Vaping by US teenagers shows a big drop


According to a federal report released on Wednesday, vaping by American teenagers fell dramatically this year, especially among middle school students.

Experts believe the outbreak of vaping-related illnesses and deaths in the last year may shock some children, but they believe other factors contributing to the drop include higher age limits and taste restrictions.

In a national survey, only 20 percent of high school students and 5 percent of middle school students said they were recent users of electronic cigarettes and other vaping products. A similar survey has led to a major decline last year, which included about 28 percent of high school students and 11 percent of recently passed middle schools.

The survey noted that the number of schoolchildren that fell 1.8 million in a year ranged from 5.4 million to 3.6 million, officials said.

But even as juvenile use declined, reports show a major bump in disposable e-cigarette use. The Food and Drug Administration earlier this year barred flavors from small vaping devices such as Juul and others that are primarily used by minors. The policy did not apply to disposable e-cigarettes, which may still have a sweet, candy-like flavor.

Matt Myers of the tobacco-free children’s campaign said in a statement, “As long as no flavored e-cigarettes are released into the market, children will put their hands on them and we will not resolve this crisis. “

The national survey is conducted by the Centers for Disease Control and Prevention in schools each year and consists of approximately 20,000 middle and high school students. It asks students whether they used any vaping or traditional tobacco products in the previous month. The survey was cut this year as schools closed due to the coronovirus epidemic.

Federal health officials believe measures like public health media campaigns, price increases and sales restrictions account for the vaping decline. Now in age 21 for sale.

But they also acknowledge that perhaps the outbreak played a role. CDC’s Brian King said sales began to fall in August – when national media coverage of the outbreak intensified.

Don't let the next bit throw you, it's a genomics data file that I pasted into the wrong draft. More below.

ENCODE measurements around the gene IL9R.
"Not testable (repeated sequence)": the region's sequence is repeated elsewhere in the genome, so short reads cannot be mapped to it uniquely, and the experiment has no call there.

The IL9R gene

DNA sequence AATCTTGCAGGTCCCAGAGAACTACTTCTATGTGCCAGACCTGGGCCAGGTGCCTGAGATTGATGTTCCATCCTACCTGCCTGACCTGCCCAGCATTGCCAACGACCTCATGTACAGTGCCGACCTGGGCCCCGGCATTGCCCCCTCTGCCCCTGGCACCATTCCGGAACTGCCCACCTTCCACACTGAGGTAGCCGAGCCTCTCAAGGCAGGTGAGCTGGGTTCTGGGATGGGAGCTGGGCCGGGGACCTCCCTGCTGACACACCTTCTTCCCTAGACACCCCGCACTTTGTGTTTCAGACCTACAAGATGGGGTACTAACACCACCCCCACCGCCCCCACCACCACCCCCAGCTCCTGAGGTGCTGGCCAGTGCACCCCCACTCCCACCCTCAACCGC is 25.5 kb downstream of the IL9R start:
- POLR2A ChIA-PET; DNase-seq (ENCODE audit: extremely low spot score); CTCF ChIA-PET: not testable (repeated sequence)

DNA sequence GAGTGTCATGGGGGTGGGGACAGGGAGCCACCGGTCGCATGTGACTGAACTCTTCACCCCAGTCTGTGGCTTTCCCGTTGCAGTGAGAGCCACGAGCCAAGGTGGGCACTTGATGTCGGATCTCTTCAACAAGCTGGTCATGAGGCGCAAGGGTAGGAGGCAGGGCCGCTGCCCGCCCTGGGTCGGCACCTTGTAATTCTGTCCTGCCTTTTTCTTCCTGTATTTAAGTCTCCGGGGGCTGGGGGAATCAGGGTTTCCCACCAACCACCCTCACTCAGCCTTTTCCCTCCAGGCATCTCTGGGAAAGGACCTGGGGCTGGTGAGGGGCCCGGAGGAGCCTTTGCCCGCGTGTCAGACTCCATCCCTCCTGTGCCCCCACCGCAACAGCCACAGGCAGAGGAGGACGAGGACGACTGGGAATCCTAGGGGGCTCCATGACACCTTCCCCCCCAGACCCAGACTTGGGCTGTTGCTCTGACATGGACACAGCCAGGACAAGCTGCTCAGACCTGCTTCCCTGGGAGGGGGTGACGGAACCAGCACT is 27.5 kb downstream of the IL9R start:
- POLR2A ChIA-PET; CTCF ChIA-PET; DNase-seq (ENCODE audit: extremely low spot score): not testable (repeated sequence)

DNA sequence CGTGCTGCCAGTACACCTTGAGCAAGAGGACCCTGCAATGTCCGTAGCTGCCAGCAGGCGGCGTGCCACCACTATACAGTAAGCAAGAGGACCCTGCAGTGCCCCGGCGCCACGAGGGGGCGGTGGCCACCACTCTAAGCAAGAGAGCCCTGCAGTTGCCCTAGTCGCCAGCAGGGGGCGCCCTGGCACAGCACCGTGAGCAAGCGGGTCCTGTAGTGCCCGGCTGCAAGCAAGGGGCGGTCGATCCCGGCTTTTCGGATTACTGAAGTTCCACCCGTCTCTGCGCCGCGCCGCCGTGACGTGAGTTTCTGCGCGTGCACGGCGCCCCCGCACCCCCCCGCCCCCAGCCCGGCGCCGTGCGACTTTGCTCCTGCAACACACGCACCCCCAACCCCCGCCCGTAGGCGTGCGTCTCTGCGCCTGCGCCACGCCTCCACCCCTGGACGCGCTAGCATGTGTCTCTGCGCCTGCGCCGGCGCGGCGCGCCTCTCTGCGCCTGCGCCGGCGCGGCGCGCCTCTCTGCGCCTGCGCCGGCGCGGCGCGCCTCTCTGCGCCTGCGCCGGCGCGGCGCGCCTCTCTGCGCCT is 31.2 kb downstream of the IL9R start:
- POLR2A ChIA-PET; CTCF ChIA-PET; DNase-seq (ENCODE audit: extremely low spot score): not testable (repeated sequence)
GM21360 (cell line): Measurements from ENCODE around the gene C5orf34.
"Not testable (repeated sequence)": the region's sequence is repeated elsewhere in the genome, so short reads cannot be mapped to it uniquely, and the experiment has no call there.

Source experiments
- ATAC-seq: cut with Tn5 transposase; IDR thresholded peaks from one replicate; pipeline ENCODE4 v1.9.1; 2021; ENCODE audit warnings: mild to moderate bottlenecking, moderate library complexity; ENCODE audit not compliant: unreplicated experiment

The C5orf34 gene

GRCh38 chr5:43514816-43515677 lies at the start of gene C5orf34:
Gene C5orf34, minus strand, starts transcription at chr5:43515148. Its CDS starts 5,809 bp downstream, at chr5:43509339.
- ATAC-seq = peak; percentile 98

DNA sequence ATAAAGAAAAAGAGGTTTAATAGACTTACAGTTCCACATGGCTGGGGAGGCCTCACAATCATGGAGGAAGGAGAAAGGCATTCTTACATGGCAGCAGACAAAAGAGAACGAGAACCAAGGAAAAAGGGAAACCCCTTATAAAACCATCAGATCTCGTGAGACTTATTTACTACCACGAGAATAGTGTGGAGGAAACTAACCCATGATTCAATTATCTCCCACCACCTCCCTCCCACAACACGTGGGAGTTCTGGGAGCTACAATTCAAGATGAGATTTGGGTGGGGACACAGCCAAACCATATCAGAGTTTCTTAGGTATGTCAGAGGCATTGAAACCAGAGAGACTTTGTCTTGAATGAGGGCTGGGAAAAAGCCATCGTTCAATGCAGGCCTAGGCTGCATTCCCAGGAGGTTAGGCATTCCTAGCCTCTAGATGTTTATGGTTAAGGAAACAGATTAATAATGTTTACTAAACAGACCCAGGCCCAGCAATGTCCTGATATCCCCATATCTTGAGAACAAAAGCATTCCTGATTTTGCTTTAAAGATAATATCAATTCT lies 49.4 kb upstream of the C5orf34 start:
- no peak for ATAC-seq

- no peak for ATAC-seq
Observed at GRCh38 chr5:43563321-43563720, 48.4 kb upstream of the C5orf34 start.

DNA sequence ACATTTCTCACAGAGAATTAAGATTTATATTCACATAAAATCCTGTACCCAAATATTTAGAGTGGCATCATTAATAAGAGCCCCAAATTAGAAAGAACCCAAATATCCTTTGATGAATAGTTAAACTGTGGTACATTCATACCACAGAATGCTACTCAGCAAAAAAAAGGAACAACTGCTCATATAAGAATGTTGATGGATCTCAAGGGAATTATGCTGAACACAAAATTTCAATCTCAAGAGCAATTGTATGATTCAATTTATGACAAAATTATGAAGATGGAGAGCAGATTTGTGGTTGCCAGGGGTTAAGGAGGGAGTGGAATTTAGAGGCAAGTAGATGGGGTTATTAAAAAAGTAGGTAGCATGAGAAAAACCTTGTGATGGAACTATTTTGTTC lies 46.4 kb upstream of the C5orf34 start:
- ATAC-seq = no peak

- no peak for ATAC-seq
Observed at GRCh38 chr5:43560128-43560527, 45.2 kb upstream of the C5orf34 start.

“It is possible that some use of increased awareness may affect the decline,” King said.

The outbreak had subsided earlier this year, by then more than 2,800 illnesses and 68 deaths had taken place. Most of those who became ill said that they destroy solutions containing THC, the component that produces high in marijuana. CDC officials gradually focused their investigation on a black market THC cartridge and a chemical compound called vitamin E acetate that was added to add THC vaping fluid.

Kenneth Warner, professor emeritus at the University of Michigan’s School of Public Health, said the Teen Wapping drop was larger than expected.

“It looks like a lot of scarcity in a single year and it’s very encouraging,” said Warner, a tobacco control specialist.

Among the possible factors, Warner noted the general negative publicity surrounding Vaping. Additionally, Juul already pulled off all of its volatile flavors except menthol and tobacco, which was the final drop before federal action.

Warner and other researchers have seen the recent decline in teen-smoking as almost all% – about 6% – even as vapor increases. He said that it would be important to see if teenage smoking begins to reoccur in low adolescence.

The new figures were revealed on the same day that all US vaping manufacturers faced a long delay timeframe to submit their products for FDA review. Generally, this means that vaping companies must demonstrate that their products help smokers reduce or quit their use of cigarettes and other tobacco products.

E-cigarettes first appeared in the US more than a decade ago and have grown in popularity with minimal federal regulation.